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Trudie Lobban MBE is the Founder & Trustee of Arrhythmia Alliance. Here, we learn more about Arrhythmia Alliance, including their aims, challenges and milestones.
Can you start with what Arrhythmia Alliance is and the story behind it?
Arrhythmia Alliance is a coalition of charities, patient groups, patients, carers, healthcare professionals, policy-makers, politicians, allied professionals and all those involved in the care of or affected by cardiac arrhythmias. Arrhythmia Alliance works in collaboration to improve diagnosis, treatment and quality of life for all those suffering with arrhythmias.
23 years ago I set up STARS (Syncope Trust And Reflex anoxic Seizures), in response to the difficulties in getting my daughters faints correctly diagnosed after three years of worry as syncope caused by a heart rhythm disorder.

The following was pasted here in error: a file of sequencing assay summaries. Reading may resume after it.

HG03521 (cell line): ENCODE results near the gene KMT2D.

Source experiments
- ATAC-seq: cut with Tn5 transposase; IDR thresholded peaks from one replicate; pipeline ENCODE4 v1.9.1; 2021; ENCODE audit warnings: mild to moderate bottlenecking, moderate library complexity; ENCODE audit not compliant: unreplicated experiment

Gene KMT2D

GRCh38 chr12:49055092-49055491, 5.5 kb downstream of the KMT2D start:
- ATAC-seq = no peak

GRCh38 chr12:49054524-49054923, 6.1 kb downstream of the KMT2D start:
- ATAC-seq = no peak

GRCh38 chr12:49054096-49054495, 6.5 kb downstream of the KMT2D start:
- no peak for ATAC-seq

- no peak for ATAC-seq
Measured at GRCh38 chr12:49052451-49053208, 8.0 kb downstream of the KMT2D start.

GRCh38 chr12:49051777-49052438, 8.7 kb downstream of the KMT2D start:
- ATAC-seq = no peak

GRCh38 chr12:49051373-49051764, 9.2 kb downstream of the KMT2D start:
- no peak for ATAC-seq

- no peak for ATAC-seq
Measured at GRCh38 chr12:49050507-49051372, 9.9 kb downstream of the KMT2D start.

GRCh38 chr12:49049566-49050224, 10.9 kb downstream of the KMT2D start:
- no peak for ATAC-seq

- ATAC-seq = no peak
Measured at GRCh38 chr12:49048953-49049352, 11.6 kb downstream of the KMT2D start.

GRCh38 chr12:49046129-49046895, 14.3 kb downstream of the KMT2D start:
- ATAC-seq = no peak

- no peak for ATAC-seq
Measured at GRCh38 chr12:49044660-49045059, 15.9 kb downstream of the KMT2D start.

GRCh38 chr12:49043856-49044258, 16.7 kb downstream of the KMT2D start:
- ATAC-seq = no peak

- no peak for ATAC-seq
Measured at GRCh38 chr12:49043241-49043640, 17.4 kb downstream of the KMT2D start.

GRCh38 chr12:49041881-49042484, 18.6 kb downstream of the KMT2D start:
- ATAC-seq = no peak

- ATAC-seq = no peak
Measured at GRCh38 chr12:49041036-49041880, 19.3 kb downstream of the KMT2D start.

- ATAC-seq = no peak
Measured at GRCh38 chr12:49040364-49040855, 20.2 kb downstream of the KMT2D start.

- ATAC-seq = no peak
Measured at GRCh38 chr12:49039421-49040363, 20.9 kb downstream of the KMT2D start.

As the charity grew I was asked by a number of cardiac specialists if I would set up a charity specifically for people with arrhythmias, to provide them with support, information and a voice.
From this, Arrhythmia Alliance was formed in 2004.
I established Arrhythmia Alliance in 2004 following a successful campaign to include an extra chapter into the National Service Framework on Coronary Heart Disease on arrhythmias and sudden cardiac death. This brought about national change in the improvement and delivery of arrhythmia services throughout the UK.
Please can you explain what arrhythmias are?
A cardiac arrhythmia is defined as a condition where the rhythm of the heart is too fast, too slow or irregular. It covers a range of conditions from palpitations, syncope (fainting), Reflex Anoxic Seizures, Atrial Fibrillation to sudden cardiac arrest. These conditions can be treated through cardiothoracic surgery to improve quality of life.The most common cause of death in the UK is due to sudden cardiac death, often caused by a fatal arrhythmia.
The most common arrhythmia is atrial fibrillation (AF) affecting 1.5 million people in UK and 33 million worldwide. It is the leading cause of AF-related stroke. AF is the erratic rhythm of the heart which prevents the blood from flowing freely through the heart, often clots form and break off either causing heart failure or travelling to the brain to trigger an AF-related stroke.
What are the common symptoms to look out for?